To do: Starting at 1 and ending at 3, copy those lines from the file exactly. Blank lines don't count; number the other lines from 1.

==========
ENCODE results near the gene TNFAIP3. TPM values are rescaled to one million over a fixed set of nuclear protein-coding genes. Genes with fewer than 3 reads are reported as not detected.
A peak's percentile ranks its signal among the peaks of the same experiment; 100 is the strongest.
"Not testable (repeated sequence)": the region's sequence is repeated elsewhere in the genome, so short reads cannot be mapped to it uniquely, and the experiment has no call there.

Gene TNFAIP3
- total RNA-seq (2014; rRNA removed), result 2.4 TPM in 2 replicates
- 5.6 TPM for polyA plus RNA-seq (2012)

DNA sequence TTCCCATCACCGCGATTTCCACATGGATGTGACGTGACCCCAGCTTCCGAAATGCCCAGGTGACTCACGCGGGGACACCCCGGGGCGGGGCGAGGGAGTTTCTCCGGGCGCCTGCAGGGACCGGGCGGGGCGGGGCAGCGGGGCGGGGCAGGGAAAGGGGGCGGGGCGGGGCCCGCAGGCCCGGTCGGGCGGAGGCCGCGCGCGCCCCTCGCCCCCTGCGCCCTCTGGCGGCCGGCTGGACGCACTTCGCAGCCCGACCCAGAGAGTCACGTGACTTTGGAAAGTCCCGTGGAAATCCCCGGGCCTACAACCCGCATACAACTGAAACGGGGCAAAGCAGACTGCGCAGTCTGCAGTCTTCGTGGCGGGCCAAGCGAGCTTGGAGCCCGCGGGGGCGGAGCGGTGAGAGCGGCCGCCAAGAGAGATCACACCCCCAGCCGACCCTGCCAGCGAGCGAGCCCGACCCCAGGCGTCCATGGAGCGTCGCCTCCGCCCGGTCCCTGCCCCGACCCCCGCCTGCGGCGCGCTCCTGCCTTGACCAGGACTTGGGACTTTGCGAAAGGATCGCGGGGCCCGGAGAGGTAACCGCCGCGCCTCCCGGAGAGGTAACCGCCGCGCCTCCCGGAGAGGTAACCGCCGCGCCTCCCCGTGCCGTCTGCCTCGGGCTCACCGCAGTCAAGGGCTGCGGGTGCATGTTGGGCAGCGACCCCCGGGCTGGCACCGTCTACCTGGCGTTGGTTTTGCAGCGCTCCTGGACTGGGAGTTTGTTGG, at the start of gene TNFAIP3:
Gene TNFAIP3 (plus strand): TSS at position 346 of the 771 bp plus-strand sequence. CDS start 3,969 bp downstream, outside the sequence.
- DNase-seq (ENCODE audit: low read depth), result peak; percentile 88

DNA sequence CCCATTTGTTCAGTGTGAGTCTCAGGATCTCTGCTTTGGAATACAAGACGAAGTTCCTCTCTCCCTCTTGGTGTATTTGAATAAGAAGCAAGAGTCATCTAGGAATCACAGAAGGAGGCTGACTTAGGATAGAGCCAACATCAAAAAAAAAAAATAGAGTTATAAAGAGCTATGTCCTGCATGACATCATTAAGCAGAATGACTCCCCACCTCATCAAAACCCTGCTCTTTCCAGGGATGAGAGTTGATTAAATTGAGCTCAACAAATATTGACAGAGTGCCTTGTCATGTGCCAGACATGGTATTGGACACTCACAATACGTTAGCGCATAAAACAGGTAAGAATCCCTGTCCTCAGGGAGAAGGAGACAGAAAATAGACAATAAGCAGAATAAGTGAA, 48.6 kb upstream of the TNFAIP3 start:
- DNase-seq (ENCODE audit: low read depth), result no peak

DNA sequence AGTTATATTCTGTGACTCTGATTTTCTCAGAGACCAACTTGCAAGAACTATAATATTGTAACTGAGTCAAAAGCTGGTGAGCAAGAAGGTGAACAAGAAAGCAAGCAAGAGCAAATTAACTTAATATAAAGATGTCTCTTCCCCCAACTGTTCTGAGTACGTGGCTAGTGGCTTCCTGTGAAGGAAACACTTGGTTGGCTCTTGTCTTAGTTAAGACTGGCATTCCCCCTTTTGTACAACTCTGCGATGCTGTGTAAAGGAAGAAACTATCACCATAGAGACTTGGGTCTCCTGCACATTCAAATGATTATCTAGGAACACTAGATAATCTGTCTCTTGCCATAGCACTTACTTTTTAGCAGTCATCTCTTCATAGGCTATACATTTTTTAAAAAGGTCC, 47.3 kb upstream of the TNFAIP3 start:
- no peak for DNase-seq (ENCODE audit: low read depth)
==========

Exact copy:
ENCODE results near the gene TNFAIP3. TPM values are rescaled to one million over a fixed set of nuclear protein-coding genes. Genes with fewer than 3 reads are reported as not detected.
A peak's percentile ranks its signal among the peaks of the same experiment; 100 is the strongest.
"Not testable (repeated sequence)": the region's sequence is repeated elsewhere in the genome, so short reads cannot be mapped to it uniquely, and the experiment has no call there.